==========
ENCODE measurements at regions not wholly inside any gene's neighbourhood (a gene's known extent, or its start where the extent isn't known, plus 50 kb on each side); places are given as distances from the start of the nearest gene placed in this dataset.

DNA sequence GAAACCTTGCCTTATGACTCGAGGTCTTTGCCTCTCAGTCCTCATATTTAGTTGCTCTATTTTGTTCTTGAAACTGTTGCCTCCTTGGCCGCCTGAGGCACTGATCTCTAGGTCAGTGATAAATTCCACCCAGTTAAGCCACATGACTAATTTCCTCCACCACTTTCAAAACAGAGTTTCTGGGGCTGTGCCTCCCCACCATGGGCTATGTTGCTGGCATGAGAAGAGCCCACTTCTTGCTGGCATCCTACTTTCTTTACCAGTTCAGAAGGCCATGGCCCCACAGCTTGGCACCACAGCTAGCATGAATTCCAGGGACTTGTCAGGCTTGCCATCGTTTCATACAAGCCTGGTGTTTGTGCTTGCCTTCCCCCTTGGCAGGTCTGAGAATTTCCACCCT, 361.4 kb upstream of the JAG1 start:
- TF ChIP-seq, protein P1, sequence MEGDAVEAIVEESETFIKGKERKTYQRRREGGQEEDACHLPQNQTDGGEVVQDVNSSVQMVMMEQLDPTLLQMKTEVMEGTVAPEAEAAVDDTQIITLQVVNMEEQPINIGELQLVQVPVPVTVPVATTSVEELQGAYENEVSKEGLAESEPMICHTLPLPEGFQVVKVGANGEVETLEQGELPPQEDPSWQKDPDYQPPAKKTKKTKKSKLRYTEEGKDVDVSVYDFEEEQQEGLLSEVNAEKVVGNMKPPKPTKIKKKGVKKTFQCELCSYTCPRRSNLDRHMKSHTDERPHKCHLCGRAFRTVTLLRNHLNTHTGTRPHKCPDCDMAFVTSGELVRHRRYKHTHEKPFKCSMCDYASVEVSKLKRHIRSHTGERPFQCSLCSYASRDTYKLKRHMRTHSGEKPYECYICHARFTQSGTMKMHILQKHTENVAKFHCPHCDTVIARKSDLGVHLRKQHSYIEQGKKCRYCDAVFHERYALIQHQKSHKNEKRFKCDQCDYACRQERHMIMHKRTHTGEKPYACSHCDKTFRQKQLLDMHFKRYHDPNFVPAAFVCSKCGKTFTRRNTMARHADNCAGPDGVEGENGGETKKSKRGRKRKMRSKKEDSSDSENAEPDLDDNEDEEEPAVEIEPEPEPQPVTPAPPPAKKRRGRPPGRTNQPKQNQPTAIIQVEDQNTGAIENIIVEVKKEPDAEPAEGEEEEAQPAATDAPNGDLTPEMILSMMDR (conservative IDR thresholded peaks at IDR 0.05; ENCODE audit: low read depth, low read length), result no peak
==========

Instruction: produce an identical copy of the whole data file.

ENCODE measurements at regions not wholly inside any gene's neighbourhood (a gene's known extent, or its start where the extent isn't known, plus 50 kb on each side); places are given as distances from the start of the nearest gene placed in this dataset.

DNA sequence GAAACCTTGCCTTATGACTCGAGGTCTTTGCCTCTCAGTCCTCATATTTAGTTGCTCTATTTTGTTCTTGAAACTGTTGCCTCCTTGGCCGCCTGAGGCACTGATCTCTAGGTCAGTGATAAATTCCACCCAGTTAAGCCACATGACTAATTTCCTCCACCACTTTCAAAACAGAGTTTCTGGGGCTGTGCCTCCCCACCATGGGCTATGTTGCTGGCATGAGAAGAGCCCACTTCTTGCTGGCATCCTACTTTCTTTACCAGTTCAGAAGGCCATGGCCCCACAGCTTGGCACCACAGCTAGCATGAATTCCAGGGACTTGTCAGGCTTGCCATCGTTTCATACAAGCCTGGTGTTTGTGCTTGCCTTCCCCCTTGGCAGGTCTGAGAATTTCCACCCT, 361.4 kb upstream of the JAG1 start:
- TF ChIP-seq, protein P1, sequence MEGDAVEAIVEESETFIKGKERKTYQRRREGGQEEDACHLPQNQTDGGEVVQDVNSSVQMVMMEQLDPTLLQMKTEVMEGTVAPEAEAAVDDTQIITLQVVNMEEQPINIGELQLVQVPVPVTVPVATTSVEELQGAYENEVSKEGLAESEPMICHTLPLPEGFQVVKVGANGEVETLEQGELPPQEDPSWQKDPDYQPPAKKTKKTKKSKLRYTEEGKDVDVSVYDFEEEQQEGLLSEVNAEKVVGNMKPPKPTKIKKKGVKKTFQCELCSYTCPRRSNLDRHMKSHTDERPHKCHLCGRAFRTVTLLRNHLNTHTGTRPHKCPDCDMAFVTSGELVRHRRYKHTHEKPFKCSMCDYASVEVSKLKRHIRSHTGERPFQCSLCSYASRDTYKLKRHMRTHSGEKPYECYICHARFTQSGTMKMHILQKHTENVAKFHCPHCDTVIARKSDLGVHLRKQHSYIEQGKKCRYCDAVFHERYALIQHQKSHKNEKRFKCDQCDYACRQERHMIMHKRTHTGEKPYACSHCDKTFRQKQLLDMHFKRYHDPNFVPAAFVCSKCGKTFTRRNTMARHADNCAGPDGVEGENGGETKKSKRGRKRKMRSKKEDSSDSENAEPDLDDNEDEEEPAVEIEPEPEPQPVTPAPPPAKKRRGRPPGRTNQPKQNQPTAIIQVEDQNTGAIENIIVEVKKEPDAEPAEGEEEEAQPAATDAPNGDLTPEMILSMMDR (conservative IDR thresholded peaks at IDR 0.05; ENCODE audit: low read depth, low read length), result no peak